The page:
Release Date: May 19, 2015
Record label: Tru Thoughts
Genre(s): Pop/Rock, Alternative/Indie Rock, Indie Rock, Indie Electronic, Alternative Dance
Brooklyn duo Tanlines return with a second helping of laid-back, romantic synth and guitar pop on their sophomore LP Highlights. The humid Balearic impulses and tropical rhythms of their slightly more danceable debut are more subdued here, though these warm, contemplative pop songs feel no less sunny or pleasing. Bandmates Jesse Cohen and Eric Emm began the project back in Pittsburgh with an album songwriting session at Emm's childhood home.
This Brooklyn duo had one of the best indie hits in recent memory with 2012's "All of Me," a beautifully sculpted nugget of sad-Eighties dance pop. On their second album, singer-guitarist Eric Emm and multi-instrumentalist Jesse Cohen sound like they burn prayer candles to the moany ghosts of OMD and ABC, but the pair's songs take you places you don't expect — from the Roy Orbison-ish country goth of "Invisible Ways" to the Afropop buoyancy of "Slipping Away." "Nobody wants to be alone, sittin' by themselves watching falling snow," Emm intones on the doleful "If You Stay," as chamomile jangle keeps him warm. Even at its most mournful, this is an album charged by bright ideas.
I only have memories of listening to Tanlines in summer months, which led me to mistakenly believe they timed each of their first three releases (two EPs and one LP) to coincide with the arrival of warm weather following demoralizing cold winters. Of course, that never happened (those records were released March 2010, December 2010, and March 2012, respectively) but listening to Tanlines' Balearic Beat driven synth pop, it's easy to pull on some rose-colored glasses and ignore the details: this is effervescent music that feels perpetually sunbaked and bright, ready to soundtrack that relatively chill corner of Ibiza that hasn't been dancing on drugs for 40 hours. Considering lead singer, and former Don Caballero bassist, Eric Emm and multi-instrumentalist Jesse Cohen named their goddamn band Tanlines, you can only assume this was on purpose, but too much lightness and ocean spray made it hard to appreciate their work beyond background beach music.
Never say that margarita-wave duo Tanlines don’t know how to roll out a beachball of a record. In preparation for their second studio album, Highlights, percussionist Jesse Cohen and guitarist/vocalist Eric Emm relaunched their official band website as a Netflix parody, complete with parody movie posters; winking, on-point descriptions (“Our hero has been poisoned with an insatiable desire to drink from the fountain of eternal life…soon he’ll find that love is the only antidote”); and their sophomore release streaming from start to finish for “binge-listening” purposes — a brilliant marketing technique for which Tanlines deserve all the Webbys. It’s unfortunate, then, that the follow-up to 2012’s steel drum-backed beach party, Mixed Emotions, becomes droopy-eyed after, oh, track three.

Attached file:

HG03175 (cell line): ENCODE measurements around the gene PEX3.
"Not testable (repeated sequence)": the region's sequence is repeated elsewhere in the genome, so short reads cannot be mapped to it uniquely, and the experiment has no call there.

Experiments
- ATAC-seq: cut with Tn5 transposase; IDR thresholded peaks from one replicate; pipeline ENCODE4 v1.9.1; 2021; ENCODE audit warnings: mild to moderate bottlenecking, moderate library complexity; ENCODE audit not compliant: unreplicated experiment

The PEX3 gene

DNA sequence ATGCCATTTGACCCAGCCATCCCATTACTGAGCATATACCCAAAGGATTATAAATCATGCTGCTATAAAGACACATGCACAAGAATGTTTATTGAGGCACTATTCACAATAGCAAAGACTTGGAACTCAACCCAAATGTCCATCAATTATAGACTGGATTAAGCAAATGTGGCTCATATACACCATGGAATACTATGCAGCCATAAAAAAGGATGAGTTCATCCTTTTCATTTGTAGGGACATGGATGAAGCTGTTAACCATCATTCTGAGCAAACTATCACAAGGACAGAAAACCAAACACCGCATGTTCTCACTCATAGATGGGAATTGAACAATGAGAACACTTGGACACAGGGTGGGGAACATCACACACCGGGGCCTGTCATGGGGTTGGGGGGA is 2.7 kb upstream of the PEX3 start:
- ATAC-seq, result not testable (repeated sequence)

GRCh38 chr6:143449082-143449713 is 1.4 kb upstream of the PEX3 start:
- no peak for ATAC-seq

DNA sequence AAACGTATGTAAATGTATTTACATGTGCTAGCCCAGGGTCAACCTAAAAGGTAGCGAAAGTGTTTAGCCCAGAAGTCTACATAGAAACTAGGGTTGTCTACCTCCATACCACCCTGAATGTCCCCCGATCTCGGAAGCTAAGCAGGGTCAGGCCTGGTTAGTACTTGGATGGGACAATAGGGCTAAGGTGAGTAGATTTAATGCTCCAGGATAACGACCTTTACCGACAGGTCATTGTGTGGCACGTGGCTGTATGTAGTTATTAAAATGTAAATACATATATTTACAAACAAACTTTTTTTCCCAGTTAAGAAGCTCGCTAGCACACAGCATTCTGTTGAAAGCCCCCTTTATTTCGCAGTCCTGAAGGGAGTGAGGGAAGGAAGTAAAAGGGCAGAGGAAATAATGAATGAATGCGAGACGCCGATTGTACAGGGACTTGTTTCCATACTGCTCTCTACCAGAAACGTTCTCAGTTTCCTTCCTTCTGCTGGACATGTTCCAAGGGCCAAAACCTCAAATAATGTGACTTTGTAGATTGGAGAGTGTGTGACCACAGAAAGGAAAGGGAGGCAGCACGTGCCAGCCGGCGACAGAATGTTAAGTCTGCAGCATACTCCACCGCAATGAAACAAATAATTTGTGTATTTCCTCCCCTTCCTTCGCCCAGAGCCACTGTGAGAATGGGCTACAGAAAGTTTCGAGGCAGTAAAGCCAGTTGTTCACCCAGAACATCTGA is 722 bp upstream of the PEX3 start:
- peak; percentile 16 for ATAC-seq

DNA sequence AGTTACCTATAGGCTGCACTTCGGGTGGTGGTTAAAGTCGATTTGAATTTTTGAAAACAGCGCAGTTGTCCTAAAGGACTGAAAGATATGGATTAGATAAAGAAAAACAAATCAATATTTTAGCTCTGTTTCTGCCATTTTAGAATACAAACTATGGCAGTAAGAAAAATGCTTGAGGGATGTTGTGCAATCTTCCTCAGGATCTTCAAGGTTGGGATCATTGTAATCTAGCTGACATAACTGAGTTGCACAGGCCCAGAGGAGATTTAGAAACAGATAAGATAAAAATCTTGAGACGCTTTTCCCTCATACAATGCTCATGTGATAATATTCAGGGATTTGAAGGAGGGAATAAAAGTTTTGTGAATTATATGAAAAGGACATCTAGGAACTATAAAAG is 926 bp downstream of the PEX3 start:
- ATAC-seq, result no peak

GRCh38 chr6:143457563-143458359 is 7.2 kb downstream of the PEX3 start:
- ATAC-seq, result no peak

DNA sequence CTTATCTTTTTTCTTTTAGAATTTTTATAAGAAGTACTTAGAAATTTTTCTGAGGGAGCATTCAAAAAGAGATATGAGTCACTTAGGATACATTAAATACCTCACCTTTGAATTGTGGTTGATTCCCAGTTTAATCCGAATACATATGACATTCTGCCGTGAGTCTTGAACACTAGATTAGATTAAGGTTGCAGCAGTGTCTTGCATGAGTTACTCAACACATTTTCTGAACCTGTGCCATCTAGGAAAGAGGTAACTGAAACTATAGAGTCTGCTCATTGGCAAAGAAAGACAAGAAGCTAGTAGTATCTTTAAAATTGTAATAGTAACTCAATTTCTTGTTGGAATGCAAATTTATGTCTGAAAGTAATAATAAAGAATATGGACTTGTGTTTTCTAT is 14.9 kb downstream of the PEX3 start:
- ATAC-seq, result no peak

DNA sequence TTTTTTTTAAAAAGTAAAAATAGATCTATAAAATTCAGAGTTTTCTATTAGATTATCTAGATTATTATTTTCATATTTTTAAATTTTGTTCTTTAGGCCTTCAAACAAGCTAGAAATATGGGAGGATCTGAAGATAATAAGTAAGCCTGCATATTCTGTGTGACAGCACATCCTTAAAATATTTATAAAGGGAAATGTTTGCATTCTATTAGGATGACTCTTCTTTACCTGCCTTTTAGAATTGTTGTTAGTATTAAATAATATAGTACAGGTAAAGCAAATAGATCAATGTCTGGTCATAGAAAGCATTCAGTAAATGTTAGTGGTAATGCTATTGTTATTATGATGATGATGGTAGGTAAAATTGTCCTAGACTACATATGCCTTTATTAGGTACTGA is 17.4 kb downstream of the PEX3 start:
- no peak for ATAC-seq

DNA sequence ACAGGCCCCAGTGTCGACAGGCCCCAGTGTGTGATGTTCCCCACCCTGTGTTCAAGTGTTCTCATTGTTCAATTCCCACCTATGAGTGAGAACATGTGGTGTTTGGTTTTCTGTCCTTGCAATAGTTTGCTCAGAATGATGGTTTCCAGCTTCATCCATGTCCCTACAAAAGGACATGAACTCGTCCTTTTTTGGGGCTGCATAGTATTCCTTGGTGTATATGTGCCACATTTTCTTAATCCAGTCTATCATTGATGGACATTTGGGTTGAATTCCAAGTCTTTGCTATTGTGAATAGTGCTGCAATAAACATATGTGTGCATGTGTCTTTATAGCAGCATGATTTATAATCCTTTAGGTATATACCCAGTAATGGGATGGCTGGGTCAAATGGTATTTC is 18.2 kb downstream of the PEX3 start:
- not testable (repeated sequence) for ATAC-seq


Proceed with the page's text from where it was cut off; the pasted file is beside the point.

After Random Access Memories, The 20/20 Experience, and Reflektor, we were tired of protracted album release stunts. Now we have Surprise-Album Fatigue. Granted, Tanlines don’t answer to as big of an audience as Justin Timberlake or Beyoncé. But they deserve an immense amount of credit for constructing a rollout for Highlights that likely could’ve gone on for another two years without complaint.
One-time Billboard Heatseekers Jesse Cohen and Eric Emm are making music in the perfect decade of throwback musical energies. Julian Casablancas even took them on tour for a while, and we know how awesome buddying up with the Stroke can be to anybody’s career — just ask The Lonely Island. Tanlines’ 2012 debut LP, Mixed Emotions, received rave attention in the early ‘10s for doing what every form of retro-glazed indie pop has done since Ryan Gosling played a laconic getaway driver: perpetually milking the synthesizers.
If you're looking for a cheerful addition to your summer indie rock playlists, Tanlines' second album fits the bill. Recorded by Grizzly Bear's Chris Taylor - his fingerprint audible throughout - it starts off strong, bouncing and glistening with dance-floor-ready fare, singer/guitarist Eric Emm's low vocals the anchor and Jesse Cohen fleshing out the electronic foundation with pleasant if innocuous soundscapes. The New York City-based duo, which began as a remix project in 2008, spread variety across the 10 songs, getting darker and more seductive on Two Thousand Miles, just after bringing Yeasayer to mind on Palace.